Vacation Bible School has started, and my teen is lead teacher of the 4- and 5-year-olds. She doesn’t understand why none of the youth jumped at the opportunity to lead them. Sure, they’re wild, noisy, and hyper, but that’s how kids this age are supposed to be. They’re also silly, lovable, and enthusiastic. And for whatever reason, my teen just perfectly grooves with them. She was telling me about one little boy, a member of the church, who’s cute as can be. She said, “He’s really ADHD.”
I said, “We never diagnosed ADHD in kids younger than 3rd grade. God designed y’all to be hyper and not sit still for hours at a time when you’re little.”
My younger daughter who’s 8 piped up from the back seat, “Jesus said for little children to come to him, and he accepts them when they’re hyper, too.”
Let’s visit this for a bit. Jesus bids his disciples quite a few times to allow the little children to come to him. He also holds little children up as examples of faithfulness. We are to be like little children.
What would that look like for our lives of discipleship?
We’d be lovable. Little children accept and love people, no matter what. At the same time, they’re open to receiving love and care, too. They can be amazing caregivers, and they are pretty good about allowing others to care for them when necessary. In allowing others to care for us, we’re giving them the opportunity to live out their own faith in servitude.
We’d be enthusiastic. Whether it’s dinosaurs or a new doll or a trip to the beach, children are exuberantly happy about those things or events. What would our lives look like if we enthusiastically proclaimed, “I love Jesus!” or said with so much joy, “Let me tell you what our pastor said Sunday. It was so good!”
We’d be silly. I’m not talking clown-silly or immature-silly. I’m talking twirling-with-excitement silly or dancing-in-the-streets silly, all because we have this amazing gift of complete love and acceptance. We as Christ-followers should have so much joy that it spills over into silliness. So many believers think that such expressions of joy are unholy, maybe even blasphemous or sinful. I know someone who I met after she accepted Christ as her Savior. She’s one of the most dour, unhappy, unsmiling people I’ve ever met. Someone who knew her before her conversion told me that she used to be a lot more fun to be around before she became a Christian. What’s up with that? Sure, our behaviors and attitudes need to change once we start following Jesus, but we should still be people that others wish to be around.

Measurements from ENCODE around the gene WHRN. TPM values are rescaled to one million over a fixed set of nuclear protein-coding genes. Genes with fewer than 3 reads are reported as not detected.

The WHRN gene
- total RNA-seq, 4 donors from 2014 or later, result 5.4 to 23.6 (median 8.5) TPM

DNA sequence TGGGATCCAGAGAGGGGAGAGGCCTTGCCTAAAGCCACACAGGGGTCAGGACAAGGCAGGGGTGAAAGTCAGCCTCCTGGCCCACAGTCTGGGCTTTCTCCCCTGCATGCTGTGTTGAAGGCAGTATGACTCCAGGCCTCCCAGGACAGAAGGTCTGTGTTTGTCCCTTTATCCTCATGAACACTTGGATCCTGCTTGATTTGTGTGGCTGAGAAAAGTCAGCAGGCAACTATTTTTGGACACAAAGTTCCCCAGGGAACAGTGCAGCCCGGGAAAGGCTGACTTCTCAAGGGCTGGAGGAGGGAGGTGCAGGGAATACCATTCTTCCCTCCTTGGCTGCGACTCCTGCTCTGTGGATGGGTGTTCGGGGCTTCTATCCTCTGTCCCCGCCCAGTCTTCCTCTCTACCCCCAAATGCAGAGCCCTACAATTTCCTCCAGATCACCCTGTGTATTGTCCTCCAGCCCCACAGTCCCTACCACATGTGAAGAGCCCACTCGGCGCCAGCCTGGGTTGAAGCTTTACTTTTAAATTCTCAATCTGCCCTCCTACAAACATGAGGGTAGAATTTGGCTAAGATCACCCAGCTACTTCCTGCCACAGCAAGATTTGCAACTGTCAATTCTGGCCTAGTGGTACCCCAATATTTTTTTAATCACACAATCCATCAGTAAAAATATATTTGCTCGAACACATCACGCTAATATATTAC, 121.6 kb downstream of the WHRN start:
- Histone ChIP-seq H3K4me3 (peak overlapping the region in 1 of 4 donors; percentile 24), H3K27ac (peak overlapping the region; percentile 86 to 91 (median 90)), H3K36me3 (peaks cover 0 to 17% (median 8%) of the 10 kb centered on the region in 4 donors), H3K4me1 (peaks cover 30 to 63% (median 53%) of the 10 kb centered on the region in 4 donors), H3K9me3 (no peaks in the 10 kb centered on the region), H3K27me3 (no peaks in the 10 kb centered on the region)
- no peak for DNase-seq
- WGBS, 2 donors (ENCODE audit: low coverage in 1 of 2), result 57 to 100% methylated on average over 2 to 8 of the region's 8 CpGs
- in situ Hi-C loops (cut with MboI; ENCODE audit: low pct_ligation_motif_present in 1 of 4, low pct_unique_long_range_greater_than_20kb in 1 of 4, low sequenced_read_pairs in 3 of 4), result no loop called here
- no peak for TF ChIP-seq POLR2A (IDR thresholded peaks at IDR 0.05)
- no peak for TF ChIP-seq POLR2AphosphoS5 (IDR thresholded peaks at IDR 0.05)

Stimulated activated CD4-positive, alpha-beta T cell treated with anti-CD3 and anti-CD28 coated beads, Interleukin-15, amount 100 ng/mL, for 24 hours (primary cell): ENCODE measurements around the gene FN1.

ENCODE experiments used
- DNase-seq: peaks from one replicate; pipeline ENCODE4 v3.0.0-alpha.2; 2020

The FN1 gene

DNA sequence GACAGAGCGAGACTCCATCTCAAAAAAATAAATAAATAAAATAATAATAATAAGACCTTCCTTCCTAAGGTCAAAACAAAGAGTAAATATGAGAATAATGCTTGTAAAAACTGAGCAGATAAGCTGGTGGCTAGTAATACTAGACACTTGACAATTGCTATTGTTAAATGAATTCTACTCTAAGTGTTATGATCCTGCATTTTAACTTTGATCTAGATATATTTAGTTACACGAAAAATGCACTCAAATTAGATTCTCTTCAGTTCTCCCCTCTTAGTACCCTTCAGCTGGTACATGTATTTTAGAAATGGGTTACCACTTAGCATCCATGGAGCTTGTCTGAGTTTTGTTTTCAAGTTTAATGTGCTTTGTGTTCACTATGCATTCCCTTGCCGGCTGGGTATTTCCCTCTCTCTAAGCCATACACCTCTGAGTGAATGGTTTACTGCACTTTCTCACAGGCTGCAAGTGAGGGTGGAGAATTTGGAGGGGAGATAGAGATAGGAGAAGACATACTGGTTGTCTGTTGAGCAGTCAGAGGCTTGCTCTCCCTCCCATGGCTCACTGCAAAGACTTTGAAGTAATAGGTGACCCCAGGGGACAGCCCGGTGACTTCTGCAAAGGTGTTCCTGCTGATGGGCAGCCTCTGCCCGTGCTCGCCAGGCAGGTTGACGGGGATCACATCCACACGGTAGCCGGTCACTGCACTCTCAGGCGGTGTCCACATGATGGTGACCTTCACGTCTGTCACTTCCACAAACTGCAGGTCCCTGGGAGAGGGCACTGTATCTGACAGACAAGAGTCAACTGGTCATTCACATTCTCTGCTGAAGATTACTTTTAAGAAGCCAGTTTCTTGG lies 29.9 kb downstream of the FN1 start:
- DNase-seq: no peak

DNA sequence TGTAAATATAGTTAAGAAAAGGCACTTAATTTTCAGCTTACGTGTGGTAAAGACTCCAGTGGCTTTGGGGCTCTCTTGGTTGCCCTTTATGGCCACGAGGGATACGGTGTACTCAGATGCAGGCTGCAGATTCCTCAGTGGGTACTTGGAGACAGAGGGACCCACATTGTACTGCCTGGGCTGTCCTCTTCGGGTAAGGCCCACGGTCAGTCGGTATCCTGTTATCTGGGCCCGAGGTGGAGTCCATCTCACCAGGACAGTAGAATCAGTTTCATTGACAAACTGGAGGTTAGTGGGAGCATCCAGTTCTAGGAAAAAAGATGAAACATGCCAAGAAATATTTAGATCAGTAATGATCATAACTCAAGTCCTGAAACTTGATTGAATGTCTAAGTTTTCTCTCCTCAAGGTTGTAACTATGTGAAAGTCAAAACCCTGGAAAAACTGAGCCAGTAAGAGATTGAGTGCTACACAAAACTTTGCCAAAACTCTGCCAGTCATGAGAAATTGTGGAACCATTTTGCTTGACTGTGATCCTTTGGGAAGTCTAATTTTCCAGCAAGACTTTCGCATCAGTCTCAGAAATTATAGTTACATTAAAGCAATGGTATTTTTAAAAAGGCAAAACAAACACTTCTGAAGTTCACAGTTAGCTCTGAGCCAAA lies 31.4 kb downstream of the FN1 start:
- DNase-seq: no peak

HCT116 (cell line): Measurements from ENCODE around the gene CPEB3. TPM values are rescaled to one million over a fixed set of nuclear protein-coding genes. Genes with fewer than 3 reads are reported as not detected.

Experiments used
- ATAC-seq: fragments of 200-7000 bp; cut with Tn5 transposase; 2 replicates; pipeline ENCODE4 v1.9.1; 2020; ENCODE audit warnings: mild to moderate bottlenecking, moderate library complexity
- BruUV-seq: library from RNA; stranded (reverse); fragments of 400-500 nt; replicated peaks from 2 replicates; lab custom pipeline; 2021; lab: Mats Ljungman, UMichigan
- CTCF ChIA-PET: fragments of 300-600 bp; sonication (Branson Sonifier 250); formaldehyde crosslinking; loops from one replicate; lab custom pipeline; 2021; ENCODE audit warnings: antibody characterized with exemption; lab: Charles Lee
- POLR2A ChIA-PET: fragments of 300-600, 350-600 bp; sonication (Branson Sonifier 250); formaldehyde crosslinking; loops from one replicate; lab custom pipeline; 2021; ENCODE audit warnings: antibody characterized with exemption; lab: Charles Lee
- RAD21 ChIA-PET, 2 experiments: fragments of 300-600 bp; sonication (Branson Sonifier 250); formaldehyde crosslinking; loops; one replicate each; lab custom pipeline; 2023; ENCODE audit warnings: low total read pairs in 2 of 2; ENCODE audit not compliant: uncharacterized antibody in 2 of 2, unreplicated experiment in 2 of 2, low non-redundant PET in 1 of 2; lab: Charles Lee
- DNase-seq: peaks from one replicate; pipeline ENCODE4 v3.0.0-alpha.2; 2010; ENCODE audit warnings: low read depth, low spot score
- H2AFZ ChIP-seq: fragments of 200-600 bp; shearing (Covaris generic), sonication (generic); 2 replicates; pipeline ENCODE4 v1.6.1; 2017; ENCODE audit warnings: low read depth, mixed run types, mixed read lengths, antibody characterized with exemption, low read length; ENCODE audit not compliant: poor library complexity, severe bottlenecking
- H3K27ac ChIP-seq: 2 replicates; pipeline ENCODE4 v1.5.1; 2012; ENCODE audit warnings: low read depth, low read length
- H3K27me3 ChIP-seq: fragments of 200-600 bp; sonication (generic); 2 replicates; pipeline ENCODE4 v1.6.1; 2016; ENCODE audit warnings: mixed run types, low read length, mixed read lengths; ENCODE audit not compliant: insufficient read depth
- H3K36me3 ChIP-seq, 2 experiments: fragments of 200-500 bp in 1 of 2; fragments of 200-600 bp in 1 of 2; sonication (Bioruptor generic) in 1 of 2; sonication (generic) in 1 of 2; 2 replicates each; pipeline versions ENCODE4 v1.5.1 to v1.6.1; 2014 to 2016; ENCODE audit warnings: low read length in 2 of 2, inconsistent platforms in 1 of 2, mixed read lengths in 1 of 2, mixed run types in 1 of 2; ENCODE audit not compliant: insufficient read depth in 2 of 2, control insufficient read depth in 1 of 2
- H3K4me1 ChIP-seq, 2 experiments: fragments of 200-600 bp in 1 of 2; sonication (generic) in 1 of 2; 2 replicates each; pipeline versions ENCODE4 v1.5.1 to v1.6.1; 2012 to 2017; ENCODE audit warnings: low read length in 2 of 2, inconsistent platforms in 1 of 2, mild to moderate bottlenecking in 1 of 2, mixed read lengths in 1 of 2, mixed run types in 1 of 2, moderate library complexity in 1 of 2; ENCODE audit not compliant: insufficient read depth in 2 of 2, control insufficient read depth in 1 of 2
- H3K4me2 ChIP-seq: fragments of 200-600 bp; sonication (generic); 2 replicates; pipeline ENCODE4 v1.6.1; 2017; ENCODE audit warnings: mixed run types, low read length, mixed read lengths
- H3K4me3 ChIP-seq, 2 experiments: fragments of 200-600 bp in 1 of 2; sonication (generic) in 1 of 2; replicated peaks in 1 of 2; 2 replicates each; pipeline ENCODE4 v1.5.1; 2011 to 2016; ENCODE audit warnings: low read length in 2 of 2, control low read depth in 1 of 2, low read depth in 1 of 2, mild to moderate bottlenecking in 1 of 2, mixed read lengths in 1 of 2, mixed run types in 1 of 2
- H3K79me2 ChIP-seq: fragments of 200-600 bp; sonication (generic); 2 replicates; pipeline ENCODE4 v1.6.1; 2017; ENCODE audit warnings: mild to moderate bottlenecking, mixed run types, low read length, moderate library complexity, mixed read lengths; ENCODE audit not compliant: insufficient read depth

As anyone who’s been around little kids knows, it’s not all silly giggle fits and hugs. Sometimes it’s tantrums and tired crankies. Sometimes it’s stubborn refusals to eat what we serve them or to do what we ask. Sometimes it’s fights with siblings and breaking the lovely (???) vase your husband’s aunt gave you as a wedding present (though, is that really that much of a loss?). Many times, it’s streaking through the house (quite literally for my wannabe nudist younger daughter) and climbing over the backs of furniture. Any minute, you expect to see someone swinging from the lighting fixture over the kitchen table. Whew! Remember how exhausting those days were?
We have our adult equivalent to those things. We get tired and irritable and pitch a hissy fit when too many things are going wrong. We fight with our spouses (or siblings, friends, or that obnoxious drunk neighbor). And in a fit of pique, we may even accidentally-on-purpose annihilate the tacky serving bowl from a person we don’t remember.
But you know what’s cool? The Jesus who loves and welcomes little children, the Jesus who practically gathers them up to come over for a story, a blessing, and a hug, even with their stubbornness, hyperactivity, and tantrum-throwing, does the same for us. He makes it more adult: “Come to me all who are weary, and I will give you rest.” The same welcoming embrace that Jesus offers little children is ours as well. But we have to go. Jesus bids the children come, and he calls us adults to come, too. He calls us to bring our pride, our stubbornness, our bad attitudes, and our issues to him and to trade those things in for peace and comfort, for living water and eternal life, for unconditional love and acceptance.
So, what’s it gonna be? Why not shed a few layers of uptight adultness and wrap ourselves in some exuberant, joyful child-of-God-hood? I feel lighter and happier already.
Do you want to know more about how to get Jesus’ peace? Drop a comment below, and I’ll share with you how that can be yours. The grace is free, but it is costly, because we still have to answer the summons.